There are a lot of problems with his writing, and his writing process - but the notion that he didn't have an idea of where he was going with this is simply not backed by facts. Hell, if you want you can actually go and read his plot outline he had of  the whole god damn thing that he wrote in like the 80s. It kind of sucks and is not the same as what we have, but it's there. 

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On 8/7/2020 at 5:54 PM, Werthead said:

GRRM didn't redefine anything, necessarily, but he did consolidate a whole bunch of ideas.

I agree with alot of your points, but he certainly redefined the level of mainstream success a modern fantasy author was thought to be capable of. Before the juggernaut that was Game of Thrones, I dont think anyone really suspected that the pop culture appeal of a fantasy series outside of The Lord of the Rings could really reach that kind of level of success. That was absolutely the biggest show on TV while it aired, and in turn has caused him to be the biggest celebrity the fantasy genre has ever known outside of Tolkien. I mean, did any of us ever think that an epic fantasy writer was gonna have a  guest spot on a late night television show?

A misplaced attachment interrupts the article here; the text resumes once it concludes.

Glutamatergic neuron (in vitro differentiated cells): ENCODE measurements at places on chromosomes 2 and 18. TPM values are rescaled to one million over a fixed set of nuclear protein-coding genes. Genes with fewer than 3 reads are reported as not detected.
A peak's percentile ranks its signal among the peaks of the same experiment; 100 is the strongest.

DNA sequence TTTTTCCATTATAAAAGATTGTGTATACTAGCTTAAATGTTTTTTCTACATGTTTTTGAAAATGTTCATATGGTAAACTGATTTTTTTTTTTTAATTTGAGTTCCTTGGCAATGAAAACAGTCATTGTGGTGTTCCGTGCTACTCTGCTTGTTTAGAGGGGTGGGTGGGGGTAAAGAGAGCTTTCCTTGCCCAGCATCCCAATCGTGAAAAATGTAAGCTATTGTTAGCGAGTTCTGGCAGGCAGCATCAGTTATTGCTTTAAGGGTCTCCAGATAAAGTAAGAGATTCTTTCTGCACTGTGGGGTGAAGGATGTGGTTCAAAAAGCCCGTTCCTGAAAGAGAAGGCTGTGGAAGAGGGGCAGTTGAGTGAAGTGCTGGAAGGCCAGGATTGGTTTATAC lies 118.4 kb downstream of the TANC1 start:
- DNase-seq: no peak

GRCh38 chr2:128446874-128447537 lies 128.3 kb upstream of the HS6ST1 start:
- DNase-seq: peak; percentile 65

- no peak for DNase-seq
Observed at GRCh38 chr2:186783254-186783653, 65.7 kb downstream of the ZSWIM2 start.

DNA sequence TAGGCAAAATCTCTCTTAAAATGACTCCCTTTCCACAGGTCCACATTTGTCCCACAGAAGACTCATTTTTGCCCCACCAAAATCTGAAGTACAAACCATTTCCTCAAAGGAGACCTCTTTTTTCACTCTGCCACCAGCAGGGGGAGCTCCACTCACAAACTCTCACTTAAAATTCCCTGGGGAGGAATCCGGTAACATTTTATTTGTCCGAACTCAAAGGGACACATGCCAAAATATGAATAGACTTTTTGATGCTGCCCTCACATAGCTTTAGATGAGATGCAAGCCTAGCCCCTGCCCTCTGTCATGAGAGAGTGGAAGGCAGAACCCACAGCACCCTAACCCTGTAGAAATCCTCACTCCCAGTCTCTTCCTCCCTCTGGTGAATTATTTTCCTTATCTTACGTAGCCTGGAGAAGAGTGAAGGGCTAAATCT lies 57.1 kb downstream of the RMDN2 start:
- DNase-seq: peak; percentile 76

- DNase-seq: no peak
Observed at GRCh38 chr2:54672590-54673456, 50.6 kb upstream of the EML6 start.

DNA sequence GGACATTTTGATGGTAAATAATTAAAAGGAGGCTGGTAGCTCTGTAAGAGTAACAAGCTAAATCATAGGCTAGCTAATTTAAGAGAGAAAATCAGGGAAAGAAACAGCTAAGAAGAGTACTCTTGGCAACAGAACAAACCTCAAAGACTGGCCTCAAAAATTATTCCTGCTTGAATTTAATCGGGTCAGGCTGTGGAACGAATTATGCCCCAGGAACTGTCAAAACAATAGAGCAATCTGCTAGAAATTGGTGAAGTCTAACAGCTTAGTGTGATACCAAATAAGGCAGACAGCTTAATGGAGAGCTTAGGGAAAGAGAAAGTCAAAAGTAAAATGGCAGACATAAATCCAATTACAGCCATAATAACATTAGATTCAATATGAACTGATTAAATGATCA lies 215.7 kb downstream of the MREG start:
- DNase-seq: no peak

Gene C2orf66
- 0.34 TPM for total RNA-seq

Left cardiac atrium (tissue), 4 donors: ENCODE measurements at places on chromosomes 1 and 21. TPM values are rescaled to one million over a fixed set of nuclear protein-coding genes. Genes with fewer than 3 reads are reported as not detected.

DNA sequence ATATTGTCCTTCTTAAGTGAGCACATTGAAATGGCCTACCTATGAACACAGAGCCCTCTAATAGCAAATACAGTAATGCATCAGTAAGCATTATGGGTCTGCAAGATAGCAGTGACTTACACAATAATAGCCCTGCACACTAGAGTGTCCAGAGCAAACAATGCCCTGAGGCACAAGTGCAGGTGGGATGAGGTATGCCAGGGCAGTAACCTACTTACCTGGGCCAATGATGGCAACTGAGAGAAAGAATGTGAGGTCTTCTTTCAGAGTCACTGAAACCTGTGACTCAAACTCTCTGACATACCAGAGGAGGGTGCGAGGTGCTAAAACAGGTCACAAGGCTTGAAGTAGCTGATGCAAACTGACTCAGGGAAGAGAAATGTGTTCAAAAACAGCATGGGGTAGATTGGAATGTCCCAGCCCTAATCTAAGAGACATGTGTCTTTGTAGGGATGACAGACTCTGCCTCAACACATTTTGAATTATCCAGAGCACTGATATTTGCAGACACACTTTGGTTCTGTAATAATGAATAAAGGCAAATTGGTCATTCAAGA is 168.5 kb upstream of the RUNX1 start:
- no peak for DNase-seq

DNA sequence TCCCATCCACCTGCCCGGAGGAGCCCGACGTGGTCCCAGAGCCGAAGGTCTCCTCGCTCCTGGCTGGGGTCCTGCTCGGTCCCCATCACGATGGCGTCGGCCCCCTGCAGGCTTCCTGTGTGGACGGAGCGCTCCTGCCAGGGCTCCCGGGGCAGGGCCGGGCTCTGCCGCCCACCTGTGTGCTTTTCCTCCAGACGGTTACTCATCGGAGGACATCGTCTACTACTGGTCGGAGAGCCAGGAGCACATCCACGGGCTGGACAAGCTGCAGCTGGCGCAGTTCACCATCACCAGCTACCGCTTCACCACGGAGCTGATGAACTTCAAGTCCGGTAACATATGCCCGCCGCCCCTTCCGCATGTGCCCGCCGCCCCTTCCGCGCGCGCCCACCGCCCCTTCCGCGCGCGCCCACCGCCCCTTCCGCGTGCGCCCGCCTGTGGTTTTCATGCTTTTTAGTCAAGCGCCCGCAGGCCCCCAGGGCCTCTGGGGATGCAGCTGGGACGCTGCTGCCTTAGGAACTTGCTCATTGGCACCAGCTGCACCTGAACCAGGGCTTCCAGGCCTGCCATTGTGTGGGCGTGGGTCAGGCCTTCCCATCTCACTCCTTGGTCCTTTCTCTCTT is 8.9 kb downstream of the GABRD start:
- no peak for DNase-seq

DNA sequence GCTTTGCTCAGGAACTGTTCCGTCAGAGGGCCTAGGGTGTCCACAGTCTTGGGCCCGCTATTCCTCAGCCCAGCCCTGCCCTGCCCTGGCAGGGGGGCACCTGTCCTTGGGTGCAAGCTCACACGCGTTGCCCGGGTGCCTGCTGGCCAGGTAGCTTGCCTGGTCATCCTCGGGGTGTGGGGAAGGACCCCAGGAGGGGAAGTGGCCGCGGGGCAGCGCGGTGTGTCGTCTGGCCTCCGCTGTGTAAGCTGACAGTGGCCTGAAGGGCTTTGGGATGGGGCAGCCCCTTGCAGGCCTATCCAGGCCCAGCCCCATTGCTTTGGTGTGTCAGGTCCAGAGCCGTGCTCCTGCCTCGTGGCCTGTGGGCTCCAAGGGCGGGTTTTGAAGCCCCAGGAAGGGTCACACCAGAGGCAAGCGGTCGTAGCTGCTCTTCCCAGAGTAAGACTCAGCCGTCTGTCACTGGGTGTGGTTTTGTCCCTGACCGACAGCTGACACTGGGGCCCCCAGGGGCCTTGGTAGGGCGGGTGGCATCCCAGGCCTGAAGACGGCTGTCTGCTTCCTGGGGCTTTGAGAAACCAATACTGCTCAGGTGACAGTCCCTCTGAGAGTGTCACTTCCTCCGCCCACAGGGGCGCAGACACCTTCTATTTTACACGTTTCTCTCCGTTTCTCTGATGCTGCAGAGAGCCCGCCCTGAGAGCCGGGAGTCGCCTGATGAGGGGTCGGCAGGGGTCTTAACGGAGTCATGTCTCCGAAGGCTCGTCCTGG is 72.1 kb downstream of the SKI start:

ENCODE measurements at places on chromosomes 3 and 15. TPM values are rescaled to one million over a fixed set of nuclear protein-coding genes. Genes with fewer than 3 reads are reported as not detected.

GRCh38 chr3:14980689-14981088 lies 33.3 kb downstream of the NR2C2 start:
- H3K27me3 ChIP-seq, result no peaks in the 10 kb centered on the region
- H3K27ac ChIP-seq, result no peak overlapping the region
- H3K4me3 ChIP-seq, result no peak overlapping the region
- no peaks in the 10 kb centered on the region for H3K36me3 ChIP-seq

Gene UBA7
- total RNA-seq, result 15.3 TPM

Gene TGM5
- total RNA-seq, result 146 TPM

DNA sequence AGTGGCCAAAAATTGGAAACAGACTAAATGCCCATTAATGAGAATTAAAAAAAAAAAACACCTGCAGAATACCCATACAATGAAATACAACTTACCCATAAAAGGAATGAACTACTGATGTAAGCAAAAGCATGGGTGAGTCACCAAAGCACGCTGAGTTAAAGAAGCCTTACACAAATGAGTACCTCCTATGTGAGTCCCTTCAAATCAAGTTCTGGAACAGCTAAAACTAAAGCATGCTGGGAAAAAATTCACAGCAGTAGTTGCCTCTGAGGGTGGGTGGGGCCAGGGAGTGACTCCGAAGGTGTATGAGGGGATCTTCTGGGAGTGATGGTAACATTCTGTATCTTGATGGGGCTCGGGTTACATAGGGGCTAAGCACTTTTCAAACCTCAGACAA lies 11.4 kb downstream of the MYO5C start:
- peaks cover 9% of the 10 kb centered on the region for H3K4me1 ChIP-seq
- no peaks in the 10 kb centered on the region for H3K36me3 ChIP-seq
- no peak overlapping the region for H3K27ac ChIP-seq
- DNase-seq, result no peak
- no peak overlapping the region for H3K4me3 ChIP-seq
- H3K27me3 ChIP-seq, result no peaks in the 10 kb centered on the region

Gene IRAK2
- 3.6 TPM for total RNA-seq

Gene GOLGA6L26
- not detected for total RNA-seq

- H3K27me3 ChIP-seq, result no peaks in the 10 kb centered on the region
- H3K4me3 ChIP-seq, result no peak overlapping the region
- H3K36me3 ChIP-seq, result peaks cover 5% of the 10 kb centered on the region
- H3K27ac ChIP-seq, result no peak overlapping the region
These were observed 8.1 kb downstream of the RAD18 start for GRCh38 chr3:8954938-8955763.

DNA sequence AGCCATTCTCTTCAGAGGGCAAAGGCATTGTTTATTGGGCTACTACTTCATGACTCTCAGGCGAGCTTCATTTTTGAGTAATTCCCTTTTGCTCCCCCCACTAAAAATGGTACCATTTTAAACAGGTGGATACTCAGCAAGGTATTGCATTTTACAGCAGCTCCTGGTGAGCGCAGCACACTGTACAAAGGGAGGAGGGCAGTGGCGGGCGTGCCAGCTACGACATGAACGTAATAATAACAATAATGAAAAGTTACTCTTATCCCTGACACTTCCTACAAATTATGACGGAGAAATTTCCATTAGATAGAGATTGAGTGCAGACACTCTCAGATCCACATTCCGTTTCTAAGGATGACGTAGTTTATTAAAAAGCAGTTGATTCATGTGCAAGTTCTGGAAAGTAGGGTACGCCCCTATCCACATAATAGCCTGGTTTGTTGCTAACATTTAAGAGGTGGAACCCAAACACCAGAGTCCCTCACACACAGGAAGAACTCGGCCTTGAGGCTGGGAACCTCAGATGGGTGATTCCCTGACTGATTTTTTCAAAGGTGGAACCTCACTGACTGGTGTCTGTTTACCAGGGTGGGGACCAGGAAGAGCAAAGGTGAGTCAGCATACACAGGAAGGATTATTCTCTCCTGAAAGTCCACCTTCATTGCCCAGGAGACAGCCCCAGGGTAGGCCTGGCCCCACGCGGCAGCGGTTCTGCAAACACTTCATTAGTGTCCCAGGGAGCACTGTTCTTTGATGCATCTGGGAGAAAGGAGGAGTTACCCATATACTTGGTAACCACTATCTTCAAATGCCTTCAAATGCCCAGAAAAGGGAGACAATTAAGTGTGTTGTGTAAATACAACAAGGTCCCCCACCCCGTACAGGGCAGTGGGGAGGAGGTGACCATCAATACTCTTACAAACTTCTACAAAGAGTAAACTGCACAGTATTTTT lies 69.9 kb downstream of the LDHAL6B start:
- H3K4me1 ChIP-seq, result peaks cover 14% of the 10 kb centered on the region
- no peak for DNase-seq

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2 hours ago, bms295 said:

Before the juggernaut that was Game of Thrones, I dont think anyone really suspected that the pop culture appeal of a fantasy series outside of The Lord of the Rings could really reach that kind of level of success.

I mean, Harry Potter, obviously.

Even if you set YA aside, though, Pratchett was a bigger celebrity in the UK and in Poland for some reason but hasn't reached the same kind of mainstream appeal in America as far as I can tell coz y'all have terrible taste or something I dunno.